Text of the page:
Migration and City
Thursday, 29 November 2012
at Heinrich Böll Stiftung, Schumannstr. 8, 10117 Berlin-Mitte

ANCB The Metropolitan Library continues its collaboration with the Heinrich Böll Foundation Berlin, and is pleased to also collaborate with the British Council. This expert discussion explores a mutually supportive relationship between migration and the city by tracing the experience of the migrant; as they are drawn to a city, as they experience their new physical and social surroundings, and utlimately, as they become politically engaged for the future of that city.

The movement of people to, from and within cities is constantly evolving. Over the centuries, flows of people have impacted the development of cities as centers of politics, economy and culture. This transformative process continues today: the United Nations Population Fund 2007 report found that for the first time in history, more than half of the world population lives in urban centers. For some, this urban living means thriving and succeeding, but for others it means barely surviving. This is equally so for the city; while migration brings enormous economic, social and cultural opportunities, it can also present significant challenges for some cities through the scale of associated socio-cultural, socio-economic and even physical transformation.
This expert discussion session traces a narrative of the mutually transformative relationship between migrants and their new city environment. The economic opportunities offered by the city are often the pull factors in bringing people to cities. The city’s spaces, private and public, indoors and outdoors, modify the personal and collective experiences of the migrant and determine how comfortable and involved his/her new life in the city becomes. And finally, this in turn influences how migrants are affected by and help to modify/advance the political, social, economic and physical infrastructures of the city.

Panel I: The Pull of the City
Cities are centres of commercial, educational, and cultural industries. Indeed, the dynamic economies of cities are often the reason people move there. But what is the reality in the city? Are migrants concentrated in certain industries over others? How accessible is the job market to all inhabitants of the city?
The inclusiveness of the labour market is one of the determining factors of how positively migration impacts urban societies. When flexible enough, the labour market can benefit from the new economic opportunities created by migration. Cities’ policies, too, have a deep impact in fostering entrepreneurial initiatives of migrants. This panel seeks to discover how migration can be used to its fullest potential and what role cities play in making that happen.

Panel II: The City’s Spatial Embrace
The configuration, availability and cultural accessibility of urban spaces significantly impacts the lives of city dwellers — where they live and work, who they interact with, to what extent they can avail of social and other services. And critically — because it is deeply tied up with spatial experience – urban spaces affect how the identity of the dweller evolves as an individual and as members of one or more cultural groups. In the worst case, the design of urban spaces (and private living spaces) can inadvertently discriminate against cultural practices or lead to segregation between urban communities, and consequently to less cohesive societies. How can urban planning agendas, architectural and urban design concepts, housing policies, and neighbourhood level initiatives improve urban spaces, making them accessible to all?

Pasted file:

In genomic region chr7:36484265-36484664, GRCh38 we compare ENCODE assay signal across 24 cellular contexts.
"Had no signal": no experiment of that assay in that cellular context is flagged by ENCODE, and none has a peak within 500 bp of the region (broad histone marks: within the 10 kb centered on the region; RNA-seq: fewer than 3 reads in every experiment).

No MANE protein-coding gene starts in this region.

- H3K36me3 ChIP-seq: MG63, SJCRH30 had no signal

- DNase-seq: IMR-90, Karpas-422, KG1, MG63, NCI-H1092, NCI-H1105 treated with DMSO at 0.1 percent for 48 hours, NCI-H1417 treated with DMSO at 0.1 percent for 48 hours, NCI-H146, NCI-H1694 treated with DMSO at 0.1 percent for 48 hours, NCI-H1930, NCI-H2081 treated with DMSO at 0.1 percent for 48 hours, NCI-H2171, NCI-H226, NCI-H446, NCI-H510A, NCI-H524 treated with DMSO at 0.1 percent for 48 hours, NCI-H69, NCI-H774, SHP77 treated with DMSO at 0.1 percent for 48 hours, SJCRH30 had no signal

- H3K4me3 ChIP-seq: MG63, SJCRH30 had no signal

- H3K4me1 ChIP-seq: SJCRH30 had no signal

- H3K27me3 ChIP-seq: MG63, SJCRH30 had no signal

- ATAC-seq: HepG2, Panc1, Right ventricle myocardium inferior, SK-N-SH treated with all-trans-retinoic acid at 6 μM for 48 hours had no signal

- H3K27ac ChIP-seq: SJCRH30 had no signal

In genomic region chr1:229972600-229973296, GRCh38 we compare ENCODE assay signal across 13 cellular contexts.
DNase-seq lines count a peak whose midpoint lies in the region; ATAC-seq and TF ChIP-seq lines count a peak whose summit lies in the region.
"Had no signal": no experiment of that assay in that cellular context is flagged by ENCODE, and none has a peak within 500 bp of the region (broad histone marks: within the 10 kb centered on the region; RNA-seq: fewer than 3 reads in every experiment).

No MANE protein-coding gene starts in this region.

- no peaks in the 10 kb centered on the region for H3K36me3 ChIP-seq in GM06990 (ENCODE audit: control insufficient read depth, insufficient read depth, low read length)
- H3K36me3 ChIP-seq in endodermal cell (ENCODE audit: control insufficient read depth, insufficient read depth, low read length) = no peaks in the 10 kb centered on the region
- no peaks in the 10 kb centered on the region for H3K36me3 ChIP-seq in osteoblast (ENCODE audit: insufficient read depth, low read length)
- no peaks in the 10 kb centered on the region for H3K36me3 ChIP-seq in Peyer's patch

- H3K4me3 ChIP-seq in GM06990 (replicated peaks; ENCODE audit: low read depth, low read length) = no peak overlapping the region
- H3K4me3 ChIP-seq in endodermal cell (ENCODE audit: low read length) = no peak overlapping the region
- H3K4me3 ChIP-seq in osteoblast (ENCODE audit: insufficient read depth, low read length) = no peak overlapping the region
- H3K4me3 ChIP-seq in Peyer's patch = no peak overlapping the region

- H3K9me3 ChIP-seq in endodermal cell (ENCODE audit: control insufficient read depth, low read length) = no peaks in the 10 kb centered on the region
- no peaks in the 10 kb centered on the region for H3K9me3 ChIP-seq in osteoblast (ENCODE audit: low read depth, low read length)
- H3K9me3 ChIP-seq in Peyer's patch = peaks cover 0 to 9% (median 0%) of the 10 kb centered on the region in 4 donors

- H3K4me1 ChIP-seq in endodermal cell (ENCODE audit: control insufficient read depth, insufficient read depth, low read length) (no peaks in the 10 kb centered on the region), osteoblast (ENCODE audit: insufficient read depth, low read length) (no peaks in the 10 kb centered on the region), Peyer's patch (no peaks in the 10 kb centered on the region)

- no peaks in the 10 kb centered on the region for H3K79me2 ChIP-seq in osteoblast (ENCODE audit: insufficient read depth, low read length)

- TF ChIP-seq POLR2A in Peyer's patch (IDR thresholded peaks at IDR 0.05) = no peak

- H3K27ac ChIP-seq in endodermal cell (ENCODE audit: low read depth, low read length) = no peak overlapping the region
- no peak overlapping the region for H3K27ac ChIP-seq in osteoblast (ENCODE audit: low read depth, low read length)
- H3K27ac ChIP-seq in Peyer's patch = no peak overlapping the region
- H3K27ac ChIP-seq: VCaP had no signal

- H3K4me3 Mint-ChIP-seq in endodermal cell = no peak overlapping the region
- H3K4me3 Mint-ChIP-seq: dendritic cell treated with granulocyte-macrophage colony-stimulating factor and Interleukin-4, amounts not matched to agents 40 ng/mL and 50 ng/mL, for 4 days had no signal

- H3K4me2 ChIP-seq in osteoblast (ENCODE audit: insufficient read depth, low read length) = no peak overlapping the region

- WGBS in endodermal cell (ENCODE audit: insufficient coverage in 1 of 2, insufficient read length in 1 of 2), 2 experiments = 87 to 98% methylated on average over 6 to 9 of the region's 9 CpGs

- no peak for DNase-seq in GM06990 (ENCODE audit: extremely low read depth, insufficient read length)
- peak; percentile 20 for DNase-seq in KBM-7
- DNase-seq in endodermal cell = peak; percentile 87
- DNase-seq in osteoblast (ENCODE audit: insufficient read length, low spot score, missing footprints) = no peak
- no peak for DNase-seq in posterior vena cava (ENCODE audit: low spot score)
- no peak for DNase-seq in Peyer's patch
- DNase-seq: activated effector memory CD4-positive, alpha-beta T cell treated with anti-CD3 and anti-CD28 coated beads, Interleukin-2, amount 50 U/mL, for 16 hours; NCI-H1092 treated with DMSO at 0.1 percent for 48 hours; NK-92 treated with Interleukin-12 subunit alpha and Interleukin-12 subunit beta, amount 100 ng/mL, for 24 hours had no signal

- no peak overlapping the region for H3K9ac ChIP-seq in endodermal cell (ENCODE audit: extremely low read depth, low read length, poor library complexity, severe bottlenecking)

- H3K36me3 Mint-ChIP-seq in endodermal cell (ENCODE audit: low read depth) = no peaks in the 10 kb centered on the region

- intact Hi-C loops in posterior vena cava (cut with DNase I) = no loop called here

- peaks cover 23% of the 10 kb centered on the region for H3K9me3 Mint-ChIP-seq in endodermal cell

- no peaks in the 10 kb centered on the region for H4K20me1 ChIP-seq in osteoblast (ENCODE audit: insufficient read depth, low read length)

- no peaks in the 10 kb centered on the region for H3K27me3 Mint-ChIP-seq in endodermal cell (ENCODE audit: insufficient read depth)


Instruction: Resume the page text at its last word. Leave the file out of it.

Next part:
Panel III: Urban Citizenship and Civic Engagement
A wide variety of people live side by side in the city. Despite their diverse backgrounds, each calls the city “home”. The city (or even neighbourhoods) gives people a place with which they can identify, a place in which they can meaningfully engage. Indeed, cities are often successful in merging collective identity.
Also, despite the fact that most social conflicts are concentrated in city areas, cities are spaces where democracy, inclusion and participation can be practiced intensely. This panel will discuss cities and urban neighbourhoods as key players in the civic engagement of its residents and seek to answer the question: How can cities serve as platforms for more inclusive forms of citizenship and engagement?


Mekonnen Mesghena, Heinrich-Böll-Stiftung, Berlin
Julia Rawlins, British Council, Berlin
Áine Ryan, ANCB The Metropolitan Laboratory, Berlin

Keynote - “Ways to Encourage Inclusiveness and Engagement”
James Wickham, Trinity College, Dublin

Panel I: The Pull of the City
James Wickham, Trinity College, Dublin
Önder Kurt, Federation of Entrepreneurs’ Associations Germany (BUV), Berlin
Beatriz Hernandez de Fuhr, KVINFO Mentor Network, Copenghagen
Moderation: Daniela Patti, Central European Institute of Technology, Schwechat

Panel II: The City’s Spatial Embrace
Darshan Vigneswaran, University of Amsterdam
Celina Kress, Technical University Berlin
Reinhard Fischer, Senate Department for Urban Development and Environment, Berlin
Moderation: Christine Hentschel, Humboldt Universität zu  Berlin

Panel III: Urban Citizenship and Civic Engagement
Henrik Lebuhn, Humboldt Universität Berlin
Gün Tank, Commissioner for Integration, Schöneberg-Tempelhof Berlin
Raheel Mohammed, Founder and Director, London
Moderation: Sabine Drewes, Heinrich-Böll-Stiftung, Berlin

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